Notre Dame Cathedral inferno: 'It was heartbreaking to watch'

As the fire spread, authorities scrambled to rescue priceless art and Catholic relics from the 800-year-old Paris landmark; the mayor said the effort had been partially successful.
4:25 | 04/17/19

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Transcript for Notre Dame Cathedral inferno: 'It was heartbreaking to watch'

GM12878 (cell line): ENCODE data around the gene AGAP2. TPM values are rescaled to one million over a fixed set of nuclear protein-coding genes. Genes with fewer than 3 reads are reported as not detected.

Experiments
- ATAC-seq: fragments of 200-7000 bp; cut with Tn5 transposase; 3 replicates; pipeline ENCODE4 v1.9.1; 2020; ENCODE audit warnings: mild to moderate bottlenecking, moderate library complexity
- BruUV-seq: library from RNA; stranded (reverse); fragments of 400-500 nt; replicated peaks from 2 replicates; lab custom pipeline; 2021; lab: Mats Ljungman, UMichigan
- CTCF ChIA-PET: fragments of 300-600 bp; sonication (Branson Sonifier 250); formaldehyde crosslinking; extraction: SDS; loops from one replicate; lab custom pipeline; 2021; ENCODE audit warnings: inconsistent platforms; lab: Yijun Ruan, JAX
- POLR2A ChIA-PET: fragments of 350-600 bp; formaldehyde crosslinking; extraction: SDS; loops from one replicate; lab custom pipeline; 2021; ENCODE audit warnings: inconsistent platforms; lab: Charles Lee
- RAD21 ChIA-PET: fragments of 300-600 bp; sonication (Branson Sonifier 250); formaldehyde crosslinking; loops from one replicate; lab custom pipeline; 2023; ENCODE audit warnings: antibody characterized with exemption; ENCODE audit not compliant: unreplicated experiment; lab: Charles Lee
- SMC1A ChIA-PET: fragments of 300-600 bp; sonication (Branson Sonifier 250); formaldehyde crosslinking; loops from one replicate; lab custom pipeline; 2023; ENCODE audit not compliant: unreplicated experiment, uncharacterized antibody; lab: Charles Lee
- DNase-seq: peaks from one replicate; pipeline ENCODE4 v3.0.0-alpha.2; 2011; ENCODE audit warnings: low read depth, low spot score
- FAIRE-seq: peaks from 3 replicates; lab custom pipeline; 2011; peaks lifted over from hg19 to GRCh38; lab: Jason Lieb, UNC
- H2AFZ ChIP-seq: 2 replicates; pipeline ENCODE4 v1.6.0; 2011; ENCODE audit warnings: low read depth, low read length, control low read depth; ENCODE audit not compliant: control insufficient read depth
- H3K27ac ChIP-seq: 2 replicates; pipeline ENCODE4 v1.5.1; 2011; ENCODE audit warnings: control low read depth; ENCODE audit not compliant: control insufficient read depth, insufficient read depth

Of course, the other major story tonight, the first images from inside notre dame cathedral, what's left of it, and new reporting tonight that the first alarm actually went off a full 23 minutes before the second alarm. But at first they simply could not find any sign of that fire. The world stopping to watch as centuries of history went up in flames. Stunned today, seeing the damage inside, the charred remains. But also hope. Given what's still standing. The roof burned away, giving a direct view of the sky. A pile of burned debris on the cathedral floor. But you can see the cross still the statue of Mary and her crucified son. Tonight, what we did not see 24 hours ago. The efforts of firefighters racing in. ABC's James Longman is in Paris tonight. Reporter: Tonight, new images take us inside the 12-hour battle to save notre dame. With flames in the background, firefighters shooting powerful jets of water into the 850-year-old cathedral. A legion descending on the a makeshift command post outside. As fire tore across the cathedral, the fire department sending up drones for a bird's-eye view. What they saw -- the entire roof engulfed. This is what it looked before. Its nickname "The forest," built in the 13th century out of 13,000 trees. Now tinder. For hours it raged, as Paris and the world watched, gasps as the famous spire fell. Firefighters using water from the river. Their hoses trained on the church as day became night. Scaling the scaffolding, the famous gargoyles overhead. Then, a robot sent into the cathedral. As embers rained on the altar, streams of water launched deep into the pews. Firefighters staring at the smoldering wreck. A haunting scene. The pile of rubble, smoke still rising from the ashes, but above the altar, the gleaming golden cross still there. This morning, by daylight, a wider view of the destruction inside, but also of what was saved. The irreplaceable art, the glorious stained glass. Firemen are still working today to assess the damage. You can still see them there working out whether or not the building is safe. And all around us, dark ash. This is an official at the cathedral. There is no more roof. The roof has disappeared. And some water leakage is and just a nightmare. Reporter: Tonight, the timeline of the disaster coming into focus. A fire alarm sounding at 6:20 P.M. Inspectors search the building but find nothing. 23 minutes later, another alarm. That time, they see the flames, but it's too late. That 23-minute gap now part of an investigation authorities say will be "Long and complex." And then there is the scar on the city itself. ������ I spoke with rozena Crossman, an American living in Paris. There were so many people and it was -- but it was so quiet. It was so, so quiet. Reporter: It was almost like it was a vigil. Yes, it was absolutely a vigil. There was a woman behind me sobbing into her phone. A lot of people were on the phone to their families. Reporter: But tonight, the world famous towers are still standing. So many of notre dame's priceless treasures rescued by firefighters, bundled up safely, loaded onto trucks. Among them, some of christendom's most cherished relics. Jesus' crown of thorns snatched away from the flames. Paris now morning what was lost, but thankful for what was saved. And cheering for the modern day guardians of their history. So many people applauding the firefighters there in Paris. James Longman reporting in from Paris tonight. And James, we know the French president, Emmanuel macron saying he hopes notre dame can be rebuilt within five years. And the staggering amount of donations already coming in. Reporter: Truly extraordinary amounts of money. In over 24 hours, over $700 million has been pledged for the restoration of this place, including individual donations of $100 million and $200 million. This is truly a global call to action that is really being heard. Crust an incredible response. James Longman, thank you. Back here at home, and with

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